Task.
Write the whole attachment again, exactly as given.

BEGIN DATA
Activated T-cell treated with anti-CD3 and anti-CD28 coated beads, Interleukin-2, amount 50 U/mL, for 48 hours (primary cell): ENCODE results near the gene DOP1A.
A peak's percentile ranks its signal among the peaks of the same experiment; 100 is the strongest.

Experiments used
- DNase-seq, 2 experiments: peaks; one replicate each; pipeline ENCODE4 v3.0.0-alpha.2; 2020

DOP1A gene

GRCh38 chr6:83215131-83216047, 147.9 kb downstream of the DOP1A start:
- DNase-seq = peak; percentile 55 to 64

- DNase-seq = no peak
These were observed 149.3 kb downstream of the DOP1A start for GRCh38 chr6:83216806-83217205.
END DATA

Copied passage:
Activated T-cell treated with anti-CD3 and anti-CD28 coated beads, Interleukin-2, amount 50 U/mL, for 48 hours (primary cell): ENCODE results near the gene DOP1A.
A peak's percentile ranks its signal among the peaks of the same experiment; 100 is the strongest.

Experiments used
- DNase-seq, 2 experiments: peaks; one replicate each; pipeline ENCODE4 v3.0.0-alpha.2; 2020

DOP1A gene

GRCh38 chr6:83215131-83216047, 147.9 kb downstream of the DOP1A start:
- DNase-seq = peak; percentile 55 to 64

- DNase-seq = no peak
These were observed 149.3 kb downstream of the DOP1A start for GRCh38 chr6:83216806-83217205.